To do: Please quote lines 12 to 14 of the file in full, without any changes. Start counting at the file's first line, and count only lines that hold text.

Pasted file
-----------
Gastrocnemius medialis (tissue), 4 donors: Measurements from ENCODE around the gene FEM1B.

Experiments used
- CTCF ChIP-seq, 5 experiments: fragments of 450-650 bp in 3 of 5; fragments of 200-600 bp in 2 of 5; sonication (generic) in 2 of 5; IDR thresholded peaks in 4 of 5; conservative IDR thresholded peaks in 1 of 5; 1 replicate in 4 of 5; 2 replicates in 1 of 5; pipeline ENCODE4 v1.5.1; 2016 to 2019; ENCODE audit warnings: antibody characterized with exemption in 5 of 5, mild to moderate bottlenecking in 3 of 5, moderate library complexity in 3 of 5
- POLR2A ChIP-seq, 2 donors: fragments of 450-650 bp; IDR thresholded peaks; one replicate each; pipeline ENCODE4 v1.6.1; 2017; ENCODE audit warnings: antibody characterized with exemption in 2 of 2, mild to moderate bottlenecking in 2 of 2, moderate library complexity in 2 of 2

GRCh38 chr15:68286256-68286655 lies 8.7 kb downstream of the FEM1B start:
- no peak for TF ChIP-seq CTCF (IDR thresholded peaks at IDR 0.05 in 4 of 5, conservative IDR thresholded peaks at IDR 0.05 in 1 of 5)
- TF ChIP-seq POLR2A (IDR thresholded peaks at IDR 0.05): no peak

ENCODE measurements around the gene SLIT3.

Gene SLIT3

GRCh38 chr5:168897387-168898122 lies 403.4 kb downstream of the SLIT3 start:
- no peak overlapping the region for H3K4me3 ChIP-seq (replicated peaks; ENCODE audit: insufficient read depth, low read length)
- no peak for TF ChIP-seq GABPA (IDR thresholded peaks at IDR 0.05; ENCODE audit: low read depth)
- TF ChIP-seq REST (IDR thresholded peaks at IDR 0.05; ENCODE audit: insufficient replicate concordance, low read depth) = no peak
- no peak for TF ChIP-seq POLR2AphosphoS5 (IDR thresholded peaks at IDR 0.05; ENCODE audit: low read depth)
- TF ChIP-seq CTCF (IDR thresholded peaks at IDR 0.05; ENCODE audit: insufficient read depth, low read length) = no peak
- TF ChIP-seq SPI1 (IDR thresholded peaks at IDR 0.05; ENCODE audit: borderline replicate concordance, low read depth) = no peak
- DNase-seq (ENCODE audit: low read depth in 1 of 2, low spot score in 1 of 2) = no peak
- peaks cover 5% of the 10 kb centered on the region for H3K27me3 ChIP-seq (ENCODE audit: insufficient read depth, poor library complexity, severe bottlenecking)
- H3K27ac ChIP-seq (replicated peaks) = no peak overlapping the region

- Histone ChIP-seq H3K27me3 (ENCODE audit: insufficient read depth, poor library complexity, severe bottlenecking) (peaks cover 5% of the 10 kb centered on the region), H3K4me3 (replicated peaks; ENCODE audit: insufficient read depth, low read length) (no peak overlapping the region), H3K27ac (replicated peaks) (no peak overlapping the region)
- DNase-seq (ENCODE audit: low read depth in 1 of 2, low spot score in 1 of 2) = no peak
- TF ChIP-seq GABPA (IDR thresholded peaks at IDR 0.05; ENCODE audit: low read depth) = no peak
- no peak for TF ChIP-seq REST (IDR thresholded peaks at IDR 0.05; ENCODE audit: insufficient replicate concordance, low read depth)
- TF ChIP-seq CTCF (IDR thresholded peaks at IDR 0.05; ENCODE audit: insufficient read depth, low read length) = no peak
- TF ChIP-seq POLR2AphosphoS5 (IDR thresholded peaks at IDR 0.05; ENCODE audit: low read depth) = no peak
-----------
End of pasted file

- no peak for TF ChIP-seq GABPA (IDR thresholded peaks at IDR 0.05; ENCODE audit: low read depth)
- TF ChIP-seq REST (IDR thresholded peaks at IDR 0.05; ENCODE audit: insufficient replicate concordance, low read depth) = no peak
- no peak for TF ChIP-seq POLR2AphosphoS5 (IDR thresholded peaks at IDR 0.05; ENCODE audit: low read depth)